Live life in the wild through an exhibition of the stunning work of renowned nature photographer Thomas D. Mangelsen.
Maybe you’ve seen what might be Thomas D. Mangelsen’s most famous photograph: Catch of the Day, which captures the exact moment that a spawning salmon, trying to leap over a waterfall along Alaska’s Brooks River, soars right into the waiting jaws of a massive brown bear. The image is not only one of the most widely circulated wildlife photographs in history but also a monumental achievement in photography because it occurred before the advent of digital cameras and involves no digital manipulation.
Catch of the Day, Thomas D. Mangelsen, 1988.
You can see that amazing shot anew among 40 classic images — some of which measure 10 feet across — by the world-renowned nature photographer in the exhibition A Life in the Wild, on view September 30 – January 29, 2023 at The Briscoe Western Art Museum in San Antonio.
Personally selected by Mangelsen as his legacy photographs, the retrospective’s images also include Polar Dance, of polar bears appearing to dance, and Mountain Outlaw, of a grizzly bear charging through the snow.
A Change of Seasons, Thomas D. Mangelsen, 1998.
Naturally not all photographs in the exhibition are of bears. The show features a veritable zoo of subjects captured in their native Western habitats, including American bison, Arctic fox, bald eagle, black bear, bobcat, bohemian and cedar waxwings, brown bear, coyote, great gray owl, grizzly bear, ground squirrel, kestrel, moose, mountain lion, and Sandhill crane. Fantastic landscapes include Alaska’s Denali range and the Great Smoky Mountains, as well as fields of poppies and lupine and forests of redwood and aspen.
For 40 years, Mangelsen has traveled from North America to Africa, and beyond, in pursuit of intimate photographic moments in nature and produced a singular body of work. One of the most prolific nature photographers of our time, he has been described as a spiritual descendant of pioneering American nature photographers Ansel Adams, Eliot Porter, and Edward Weston. Bill Allen, the now-retired editor in chief of National Geographic, considers Mangelsen one of the most important nature photographers of his generation.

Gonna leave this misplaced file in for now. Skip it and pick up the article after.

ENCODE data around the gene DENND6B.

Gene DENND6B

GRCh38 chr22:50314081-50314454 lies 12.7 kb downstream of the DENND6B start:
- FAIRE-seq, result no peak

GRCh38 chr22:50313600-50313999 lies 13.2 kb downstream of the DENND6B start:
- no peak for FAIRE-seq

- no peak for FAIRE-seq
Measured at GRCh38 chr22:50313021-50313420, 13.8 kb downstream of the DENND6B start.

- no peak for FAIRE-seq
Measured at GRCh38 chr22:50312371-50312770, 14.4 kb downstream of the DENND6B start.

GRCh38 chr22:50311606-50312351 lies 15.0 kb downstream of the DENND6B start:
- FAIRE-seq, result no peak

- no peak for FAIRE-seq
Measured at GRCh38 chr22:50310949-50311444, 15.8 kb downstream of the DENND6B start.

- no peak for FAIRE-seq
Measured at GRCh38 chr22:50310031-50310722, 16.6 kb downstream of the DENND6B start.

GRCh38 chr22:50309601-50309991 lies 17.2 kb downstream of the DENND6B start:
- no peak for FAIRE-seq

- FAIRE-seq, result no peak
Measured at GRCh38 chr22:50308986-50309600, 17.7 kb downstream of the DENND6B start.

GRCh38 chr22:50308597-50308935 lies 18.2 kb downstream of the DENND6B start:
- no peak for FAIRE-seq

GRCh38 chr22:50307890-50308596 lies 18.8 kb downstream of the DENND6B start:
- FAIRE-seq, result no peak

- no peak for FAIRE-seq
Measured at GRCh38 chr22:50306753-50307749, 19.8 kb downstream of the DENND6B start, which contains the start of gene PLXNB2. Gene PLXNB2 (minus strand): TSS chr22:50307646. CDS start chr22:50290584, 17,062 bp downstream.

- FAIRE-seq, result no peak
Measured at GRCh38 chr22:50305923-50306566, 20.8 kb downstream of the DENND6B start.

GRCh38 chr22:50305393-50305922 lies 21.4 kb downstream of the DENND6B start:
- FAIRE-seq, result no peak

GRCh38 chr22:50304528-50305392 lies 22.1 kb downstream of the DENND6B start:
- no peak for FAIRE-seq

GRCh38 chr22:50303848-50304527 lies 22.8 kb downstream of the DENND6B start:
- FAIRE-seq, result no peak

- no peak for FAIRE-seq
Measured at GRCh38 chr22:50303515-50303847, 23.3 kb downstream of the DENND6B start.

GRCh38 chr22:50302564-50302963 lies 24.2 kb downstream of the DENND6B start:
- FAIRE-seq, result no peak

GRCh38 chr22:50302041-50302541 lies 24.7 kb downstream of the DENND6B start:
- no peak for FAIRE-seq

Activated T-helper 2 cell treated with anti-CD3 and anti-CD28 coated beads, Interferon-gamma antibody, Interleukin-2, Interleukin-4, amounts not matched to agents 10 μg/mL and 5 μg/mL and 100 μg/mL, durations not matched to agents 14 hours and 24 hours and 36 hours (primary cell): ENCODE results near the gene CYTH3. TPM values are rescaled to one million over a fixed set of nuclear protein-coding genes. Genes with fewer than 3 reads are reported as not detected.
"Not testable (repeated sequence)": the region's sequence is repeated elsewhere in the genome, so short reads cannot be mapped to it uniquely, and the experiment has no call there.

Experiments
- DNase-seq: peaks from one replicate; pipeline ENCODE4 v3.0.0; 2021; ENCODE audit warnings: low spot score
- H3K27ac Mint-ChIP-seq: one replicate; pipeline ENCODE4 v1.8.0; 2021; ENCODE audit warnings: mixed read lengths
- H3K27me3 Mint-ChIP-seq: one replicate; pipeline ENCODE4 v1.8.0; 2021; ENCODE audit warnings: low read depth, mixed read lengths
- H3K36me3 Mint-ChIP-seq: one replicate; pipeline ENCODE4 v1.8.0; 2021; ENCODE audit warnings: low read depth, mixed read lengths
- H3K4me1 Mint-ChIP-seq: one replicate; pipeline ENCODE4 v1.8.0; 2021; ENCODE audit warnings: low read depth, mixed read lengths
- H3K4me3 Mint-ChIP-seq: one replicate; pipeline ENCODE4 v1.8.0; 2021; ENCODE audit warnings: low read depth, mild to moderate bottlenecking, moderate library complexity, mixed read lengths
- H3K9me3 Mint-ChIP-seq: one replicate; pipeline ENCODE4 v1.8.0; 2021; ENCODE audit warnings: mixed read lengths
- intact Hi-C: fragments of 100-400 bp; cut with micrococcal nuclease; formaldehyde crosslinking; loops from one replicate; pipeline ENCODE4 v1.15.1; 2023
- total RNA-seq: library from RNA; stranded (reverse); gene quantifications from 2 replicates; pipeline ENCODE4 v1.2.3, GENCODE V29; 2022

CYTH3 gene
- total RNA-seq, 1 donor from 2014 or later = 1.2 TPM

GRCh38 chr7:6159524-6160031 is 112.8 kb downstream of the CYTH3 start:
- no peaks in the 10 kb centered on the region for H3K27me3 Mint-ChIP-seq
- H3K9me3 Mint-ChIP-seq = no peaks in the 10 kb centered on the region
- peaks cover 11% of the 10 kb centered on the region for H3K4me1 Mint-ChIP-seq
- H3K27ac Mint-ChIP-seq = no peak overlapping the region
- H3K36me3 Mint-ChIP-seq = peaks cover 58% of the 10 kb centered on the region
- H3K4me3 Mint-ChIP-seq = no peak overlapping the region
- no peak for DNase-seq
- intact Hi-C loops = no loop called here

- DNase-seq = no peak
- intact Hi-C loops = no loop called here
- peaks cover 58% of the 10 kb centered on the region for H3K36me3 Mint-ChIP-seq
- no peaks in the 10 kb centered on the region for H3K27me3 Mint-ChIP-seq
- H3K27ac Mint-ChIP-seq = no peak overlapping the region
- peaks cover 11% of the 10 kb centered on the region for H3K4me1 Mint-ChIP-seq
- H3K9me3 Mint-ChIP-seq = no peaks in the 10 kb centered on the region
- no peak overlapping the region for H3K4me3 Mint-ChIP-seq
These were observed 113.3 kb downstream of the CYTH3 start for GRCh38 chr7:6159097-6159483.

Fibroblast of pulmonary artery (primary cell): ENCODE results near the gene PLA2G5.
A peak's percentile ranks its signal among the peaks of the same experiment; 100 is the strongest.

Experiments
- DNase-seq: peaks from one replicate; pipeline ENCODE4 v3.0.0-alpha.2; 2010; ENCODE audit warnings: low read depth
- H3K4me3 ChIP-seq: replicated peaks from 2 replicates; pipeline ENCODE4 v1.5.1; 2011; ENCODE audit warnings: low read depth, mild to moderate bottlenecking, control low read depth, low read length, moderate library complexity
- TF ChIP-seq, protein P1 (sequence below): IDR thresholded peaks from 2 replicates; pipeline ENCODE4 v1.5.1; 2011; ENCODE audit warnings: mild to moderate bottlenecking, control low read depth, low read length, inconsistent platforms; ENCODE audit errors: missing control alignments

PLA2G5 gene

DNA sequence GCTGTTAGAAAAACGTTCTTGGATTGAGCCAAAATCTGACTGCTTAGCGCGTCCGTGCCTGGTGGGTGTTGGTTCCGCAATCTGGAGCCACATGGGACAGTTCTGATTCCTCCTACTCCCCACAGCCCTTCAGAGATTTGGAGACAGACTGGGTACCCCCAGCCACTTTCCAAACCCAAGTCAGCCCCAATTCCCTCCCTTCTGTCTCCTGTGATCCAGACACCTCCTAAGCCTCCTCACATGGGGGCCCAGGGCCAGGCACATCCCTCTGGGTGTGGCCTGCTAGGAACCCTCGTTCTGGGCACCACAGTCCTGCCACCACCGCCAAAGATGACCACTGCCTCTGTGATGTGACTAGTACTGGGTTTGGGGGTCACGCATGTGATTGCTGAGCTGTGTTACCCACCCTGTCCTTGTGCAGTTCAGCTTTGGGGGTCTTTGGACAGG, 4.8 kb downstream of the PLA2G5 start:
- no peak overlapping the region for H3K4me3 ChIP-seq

Mangelsen is as much a conservationist as he is an artist. He keeps company with fellow wildlife lovers such as Jane Goodall, who he often partners with to help raise awareness and funds for the protection of the wild animals he captures in his lens.
Born of the North Wind, Thomas D. Mangelsen, 1993.
He was named the 2011 Conservation Photographer of the Year by Nature’s Best Photography, placing his work in the permanent collection at the Smithsonian’s National Museum of Natural History in Washington, D.C. He was named one of the 40 Most Influential Nature Photographers by Outdoor Photography, and one of the 100 Most Important People in Photography by American Photo magazine. The North American Nature Photography Association has named him Outstanding Nature Photographer of the Year, while the British Broadcasting Corporation gave him its coveted prestigious award Wildlife Photographer of the Year.
At a time when digital technology has conditioned users to have shorter attention spans, A Life in the Wild stands as a testament to the rewards that can come to those, like him, who get close to nature and patiently wait.
Left: Polar Dance, Thomas D. Mangelsen, 1989. Right: Light in the Forest, Thomas D. Mangelsen, 1989.
A Life in the Wild is included with museum general admission. For more information, visit briscoemuseum.org. The Briscoe Western Art Museum, 210 W Market St, San Antonio, 210.299.4499.
Inspired by photography? Enter the C&I Visions of the West annual photography contest here.